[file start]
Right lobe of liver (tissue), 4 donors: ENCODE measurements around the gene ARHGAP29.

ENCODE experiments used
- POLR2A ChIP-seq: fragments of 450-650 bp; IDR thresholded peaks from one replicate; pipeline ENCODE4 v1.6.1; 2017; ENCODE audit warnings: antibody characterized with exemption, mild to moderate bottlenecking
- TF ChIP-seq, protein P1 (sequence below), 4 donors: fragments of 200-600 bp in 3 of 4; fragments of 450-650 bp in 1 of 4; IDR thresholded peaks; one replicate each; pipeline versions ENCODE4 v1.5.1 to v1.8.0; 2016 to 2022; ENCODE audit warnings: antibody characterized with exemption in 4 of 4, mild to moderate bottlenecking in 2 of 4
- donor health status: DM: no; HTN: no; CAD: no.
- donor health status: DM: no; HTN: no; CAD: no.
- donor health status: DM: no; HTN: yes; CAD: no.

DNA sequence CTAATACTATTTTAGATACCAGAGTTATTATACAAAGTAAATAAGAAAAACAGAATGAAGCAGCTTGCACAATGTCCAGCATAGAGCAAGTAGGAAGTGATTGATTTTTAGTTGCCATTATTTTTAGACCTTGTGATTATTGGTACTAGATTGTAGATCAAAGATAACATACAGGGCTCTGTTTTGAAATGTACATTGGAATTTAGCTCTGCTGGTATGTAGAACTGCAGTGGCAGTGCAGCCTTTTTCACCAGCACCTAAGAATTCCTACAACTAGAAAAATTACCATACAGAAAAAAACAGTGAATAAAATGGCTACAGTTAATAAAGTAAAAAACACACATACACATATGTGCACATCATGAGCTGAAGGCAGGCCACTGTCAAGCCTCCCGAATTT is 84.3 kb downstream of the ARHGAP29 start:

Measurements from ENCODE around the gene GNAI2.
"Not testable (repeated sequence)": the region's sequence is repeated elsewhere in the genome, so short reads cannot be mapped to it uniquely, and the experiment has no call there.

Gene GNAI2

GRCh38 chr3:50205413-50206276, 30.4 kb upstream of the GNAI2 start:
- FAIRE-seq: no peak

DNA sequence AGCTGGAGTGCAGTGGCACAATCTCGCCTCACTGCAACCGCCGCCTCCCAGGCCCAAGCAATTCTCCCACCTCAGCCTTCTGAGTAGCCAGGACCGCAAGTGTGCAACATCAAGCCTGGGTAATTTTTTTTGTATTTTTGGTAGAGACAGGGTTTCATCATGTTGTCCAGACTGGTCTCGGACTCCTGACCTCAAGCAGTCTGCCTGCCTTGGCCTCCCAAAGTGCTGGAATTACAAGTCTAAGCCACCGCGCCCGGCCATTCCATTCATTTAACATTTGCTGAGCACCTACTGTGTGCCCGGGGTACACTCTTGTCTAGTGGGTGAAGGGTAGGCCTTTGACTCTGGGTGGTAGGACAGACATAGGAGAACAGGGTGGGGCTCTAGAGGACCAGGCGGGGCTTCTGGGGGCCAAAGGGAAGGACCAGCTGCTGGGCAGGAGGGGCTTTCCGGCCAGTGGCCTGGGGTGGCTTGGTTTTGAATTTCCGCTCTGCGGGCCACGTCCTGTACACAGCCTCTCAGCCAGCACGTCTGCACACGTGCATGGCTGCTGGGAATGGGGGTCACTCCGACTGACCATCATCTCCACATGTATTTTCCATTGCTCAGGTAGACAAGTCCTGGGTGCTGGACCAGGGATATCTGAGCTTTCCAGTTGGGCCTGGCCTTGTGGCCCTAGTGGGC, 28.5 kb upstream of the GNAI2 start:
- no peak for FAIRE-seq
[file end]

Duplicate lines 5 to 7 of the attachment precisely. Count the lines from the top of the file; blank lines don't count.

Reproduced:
- donor health status: DM: no; HTN: no; CAD: no.
- donor health status: DM: no; HTN: no; CAD: no.
- donor health status: DM: no; HTN: yes; CAD: no.